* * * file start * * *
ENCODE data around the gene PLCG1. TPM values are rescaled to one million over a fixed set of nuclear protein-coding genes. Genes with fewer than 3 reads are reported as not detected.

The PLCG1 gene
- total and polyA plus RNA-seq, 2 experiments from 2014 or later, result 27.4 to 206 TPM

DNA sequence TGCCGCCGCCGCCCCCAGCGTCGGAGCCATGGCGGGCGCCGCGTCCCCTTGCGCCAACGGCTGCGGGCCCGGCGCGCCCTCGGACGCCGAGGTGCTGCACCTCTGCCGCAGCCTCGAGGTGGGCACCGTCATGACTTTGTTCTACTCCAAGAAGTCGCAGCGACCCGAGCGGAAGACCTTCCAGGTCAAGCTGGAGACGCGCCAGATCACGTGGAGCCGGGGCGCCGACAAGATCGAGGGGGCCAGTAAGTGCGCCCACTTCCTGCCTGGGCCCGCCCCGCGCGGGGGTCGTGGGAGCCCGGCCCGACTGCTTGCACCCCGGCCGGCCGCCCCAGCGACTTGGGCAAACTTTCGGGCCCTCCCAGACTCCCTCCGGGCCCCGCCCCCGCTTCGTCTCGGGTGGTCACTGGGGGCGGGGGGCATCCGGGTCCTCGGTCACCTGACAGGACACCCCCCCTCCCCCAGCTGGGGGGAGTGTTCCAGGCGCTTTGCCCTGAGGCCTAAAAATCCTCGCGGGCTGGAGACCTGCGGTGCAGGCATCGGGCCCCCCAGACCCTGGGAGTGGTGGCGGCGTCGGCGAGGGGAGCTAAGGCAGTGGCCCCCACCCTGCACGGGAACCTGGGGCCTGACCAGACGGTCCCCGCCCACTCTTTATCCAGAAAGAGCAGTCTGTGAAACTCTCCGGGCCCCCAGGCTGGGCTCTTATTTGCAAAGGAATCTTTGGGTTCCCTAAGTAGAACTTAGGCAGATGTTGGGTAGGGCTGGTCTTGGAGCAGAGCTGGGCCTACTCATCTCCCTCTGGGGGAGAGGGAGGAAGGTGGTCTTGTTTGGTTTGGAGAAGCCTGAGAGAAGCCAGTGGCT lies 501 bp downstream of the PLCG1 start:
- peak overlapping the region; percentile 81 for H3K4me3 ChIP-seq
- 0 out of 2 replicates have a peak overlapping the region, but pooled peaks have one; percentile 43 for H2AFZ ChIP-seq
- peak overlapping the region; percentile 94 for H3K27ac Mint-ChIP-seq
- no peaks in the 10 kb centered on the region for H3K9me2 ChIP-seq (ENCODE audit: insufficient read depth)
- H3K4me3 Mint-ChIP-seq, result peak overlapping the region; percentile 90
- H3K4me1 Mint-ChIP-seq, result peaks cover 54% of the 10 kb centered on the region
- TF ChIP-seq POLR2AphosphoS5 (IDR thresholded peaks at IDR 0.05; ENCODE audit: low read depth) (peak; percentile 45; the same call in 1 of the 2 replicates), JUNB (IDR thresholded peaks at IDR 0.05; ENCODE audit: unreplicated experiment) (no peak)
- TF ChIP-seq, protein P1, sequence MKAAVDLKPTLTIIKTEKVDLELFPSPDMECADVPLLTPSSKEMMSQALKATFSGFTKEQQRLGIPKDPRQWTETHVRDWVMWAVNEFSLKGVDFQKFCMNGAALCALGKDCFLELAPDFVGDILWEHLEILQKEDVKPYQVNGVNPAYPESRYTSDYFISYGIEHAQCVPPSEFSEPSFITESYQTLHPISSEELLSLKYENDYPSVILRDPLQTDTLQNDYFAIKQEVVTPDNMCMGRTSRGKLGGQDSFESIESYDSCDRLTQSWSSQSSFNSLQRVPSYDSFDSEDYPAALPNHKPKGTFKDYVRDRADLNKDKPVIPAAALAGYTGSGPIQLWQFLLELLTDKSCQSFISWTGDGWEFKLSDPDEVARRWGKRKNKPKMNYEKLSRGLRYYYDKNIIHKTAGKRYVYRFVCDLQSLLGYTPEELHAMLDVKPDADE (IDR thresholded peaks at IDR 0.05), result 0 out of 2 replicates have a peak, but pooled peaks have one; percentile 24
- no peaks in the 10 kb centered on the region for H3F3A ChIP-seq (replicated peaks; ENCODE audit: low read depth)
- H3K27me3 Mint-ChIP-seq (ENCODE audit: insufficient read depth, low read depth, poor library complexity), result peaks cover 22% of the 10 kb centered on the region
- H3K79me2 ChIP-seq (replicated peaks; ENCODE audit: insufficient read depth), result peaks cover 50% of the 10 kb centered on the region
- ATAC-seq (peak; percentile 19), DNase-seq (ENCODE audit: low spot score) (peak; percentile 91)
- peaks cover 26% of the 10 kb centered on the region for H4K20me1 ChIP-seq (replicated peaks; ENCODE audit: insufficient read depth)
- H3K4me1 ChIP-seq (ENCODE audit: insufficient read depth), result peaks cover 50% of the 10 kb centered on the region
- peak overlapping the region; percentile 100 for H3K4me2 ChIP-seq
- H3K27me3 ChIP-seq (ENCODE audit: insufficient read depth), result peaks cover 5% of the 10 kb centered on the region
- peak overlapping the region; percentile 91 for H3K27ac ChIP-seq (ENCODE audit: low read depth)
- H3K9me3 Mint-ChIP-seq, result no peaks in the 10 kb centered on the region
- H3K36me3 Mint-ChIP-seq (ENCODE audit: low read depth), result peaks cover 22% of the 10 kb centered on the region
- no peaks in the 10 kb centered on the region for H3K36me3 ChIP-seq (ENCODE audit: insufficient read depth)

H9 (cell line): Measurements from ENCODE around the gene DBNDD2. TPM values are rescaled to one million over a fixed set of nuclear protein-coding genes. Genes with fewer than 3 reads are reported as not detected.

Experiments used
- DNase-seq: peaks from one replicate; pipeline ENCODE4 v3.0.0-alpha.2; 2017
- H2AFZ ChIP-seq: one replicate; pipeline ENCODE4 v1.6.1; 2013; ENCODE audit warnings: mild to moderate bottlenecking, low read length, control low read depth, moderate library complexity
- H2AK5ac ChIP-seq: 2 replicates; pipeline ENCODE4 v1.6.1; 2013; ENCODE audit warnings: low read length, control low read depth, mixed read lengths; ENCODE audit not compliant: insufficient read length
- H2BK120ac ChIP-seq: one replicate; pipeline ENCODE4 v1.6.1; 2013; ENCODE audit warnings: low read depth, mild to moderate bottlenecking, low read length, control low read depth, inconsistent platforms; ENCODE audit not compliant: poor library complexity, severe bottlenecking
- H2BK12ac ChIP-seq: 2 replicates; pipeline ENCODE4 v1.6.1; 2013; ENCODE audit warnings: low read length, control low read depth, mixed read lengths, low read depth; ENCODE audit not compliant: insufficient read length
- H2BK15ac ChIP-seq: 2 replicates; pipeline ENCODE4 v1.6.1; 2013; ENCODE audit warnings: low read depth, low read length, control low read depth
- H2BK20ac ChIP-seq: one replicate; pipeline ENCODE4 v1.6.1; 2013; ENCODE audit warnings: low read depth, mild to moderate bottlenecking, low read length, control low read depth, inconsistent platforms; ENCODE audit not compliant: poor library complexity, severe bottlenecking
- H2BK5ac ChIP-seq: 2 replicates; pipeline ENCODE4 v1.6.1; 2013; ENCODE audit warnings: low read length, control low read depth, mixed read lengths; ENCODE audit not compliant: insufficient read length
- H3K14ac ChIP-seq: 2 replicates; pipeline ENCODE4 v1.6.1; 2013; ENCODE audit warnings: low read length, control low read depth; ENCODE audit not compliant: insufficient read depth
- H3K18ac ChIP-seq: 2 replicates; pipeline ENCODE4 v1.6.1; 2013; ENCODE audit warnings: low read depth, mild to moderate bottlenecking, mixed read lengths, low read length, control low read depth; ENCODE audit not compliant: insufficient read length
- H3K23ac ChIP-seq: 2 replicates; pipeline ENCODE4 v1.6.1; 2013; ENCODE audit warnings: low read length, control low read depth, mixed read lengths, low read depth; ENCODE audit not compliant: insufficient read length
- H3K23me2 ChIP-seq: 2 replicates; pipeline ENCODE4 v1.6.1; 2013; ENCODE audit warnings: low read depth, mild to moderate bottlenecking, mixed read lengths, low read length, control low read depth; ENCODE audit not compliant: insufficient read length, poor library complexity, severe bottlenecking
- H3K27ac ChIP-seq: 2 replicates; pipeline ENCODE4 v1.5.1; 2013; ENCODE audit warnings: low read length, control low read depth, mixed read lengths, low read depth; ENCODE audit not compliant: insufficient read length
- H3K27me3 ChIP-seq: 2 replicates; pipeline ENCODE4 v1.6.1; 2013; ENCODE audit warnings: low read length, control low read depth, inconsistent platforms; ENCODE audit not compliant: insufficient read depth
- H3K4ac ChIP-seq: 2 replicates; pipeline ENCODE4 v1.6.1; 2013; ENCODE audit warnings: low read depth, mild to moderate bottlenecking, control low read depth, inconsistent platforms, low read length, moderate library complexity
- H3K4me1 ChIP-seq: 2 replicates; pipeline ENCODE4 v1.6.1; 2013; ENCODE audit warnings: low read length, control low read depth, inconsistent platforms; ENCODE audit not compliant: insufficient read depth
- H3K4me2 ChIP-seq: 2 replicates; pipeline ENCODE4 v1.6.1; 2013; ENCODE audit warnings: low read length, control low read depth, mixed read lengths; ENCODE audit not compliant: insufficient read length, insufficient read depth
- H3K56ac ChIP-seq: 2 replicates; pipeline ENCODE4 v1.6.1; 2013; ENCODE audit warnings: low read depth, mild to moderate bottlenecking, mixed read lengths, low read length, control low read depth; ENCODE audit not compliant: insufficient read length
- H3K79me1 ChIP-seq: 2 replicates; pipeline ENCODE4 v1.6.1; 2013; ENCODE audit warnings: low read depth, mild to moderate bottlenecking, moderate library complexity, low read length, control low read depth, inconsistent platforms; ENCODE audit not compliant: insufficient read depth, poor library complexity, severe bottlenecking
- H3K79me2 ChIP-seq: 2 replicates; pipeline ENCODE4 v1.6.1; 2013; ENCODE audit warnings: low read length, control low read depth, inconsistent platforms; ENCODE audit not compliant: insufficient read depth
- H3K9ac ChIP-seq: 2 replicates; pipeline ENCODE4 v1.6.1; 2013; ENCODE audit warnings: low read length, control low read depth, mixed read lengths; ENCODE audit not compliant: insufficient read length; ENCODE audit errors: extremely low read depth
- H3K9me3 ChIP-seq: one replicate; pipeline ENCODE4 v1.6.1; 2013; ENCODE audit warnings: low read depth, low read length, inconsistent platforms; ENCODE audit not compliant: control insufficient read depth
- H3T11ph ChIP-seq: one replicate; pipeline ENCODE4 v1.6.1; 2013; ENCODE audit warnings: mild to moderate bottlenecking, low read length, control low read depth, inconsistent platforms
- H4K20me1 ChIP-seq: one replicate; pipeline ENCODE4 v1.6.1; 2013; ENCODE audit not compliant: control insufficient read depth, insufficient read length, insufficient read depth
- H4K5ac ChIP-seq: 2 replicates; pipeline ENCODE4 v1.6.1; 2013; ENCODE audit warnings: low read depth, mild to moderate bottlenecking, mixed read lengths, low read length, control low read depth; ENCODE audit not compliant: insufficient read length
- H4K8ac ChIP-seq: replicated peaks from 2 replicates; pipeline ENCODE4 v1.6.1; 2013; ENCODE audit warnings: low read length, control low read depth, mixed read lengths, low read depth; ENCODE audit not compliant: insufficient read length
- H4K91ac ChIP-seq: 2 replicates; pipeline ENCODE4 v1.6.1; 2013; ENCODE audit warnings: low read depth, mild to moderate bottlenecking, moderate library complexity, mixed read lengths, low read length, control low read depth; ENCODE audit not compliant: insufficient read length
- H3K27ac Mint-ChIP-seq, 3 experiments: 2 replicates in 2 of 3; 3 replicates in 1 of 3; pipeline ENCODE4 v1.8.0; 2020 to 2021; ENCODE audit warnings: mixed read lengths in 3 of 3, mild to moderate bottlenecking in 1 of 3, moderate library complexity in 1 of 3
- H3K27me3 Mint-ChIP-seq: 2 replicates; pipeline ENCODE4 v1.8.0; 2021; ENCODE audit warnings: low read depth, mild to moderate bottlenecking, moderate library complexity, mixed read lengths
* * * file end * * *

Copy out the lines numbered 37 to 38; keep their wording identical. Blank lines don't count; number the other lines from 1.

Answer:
- H3K23ac ChIP-seq: 2 replicates; pipeline ENCODE4 v1.6.1; 2013; ENCODE audit warnings: low read length, control low read depth, mixed read lengths, low read depth; ENCODE audit not compliant: insufficient read length
- H3K23me2 ChIP-seq: 2 replicates; pipeline ENCODE4 v1.6.1; 2013; ENCODE audit warnings: low read depth, mild to moderate bottlenecking, mixed read lengths, low read length, control low read depth; ENCODE audit not compliant: insufficient read length, poor library complexity, severe bottlenecking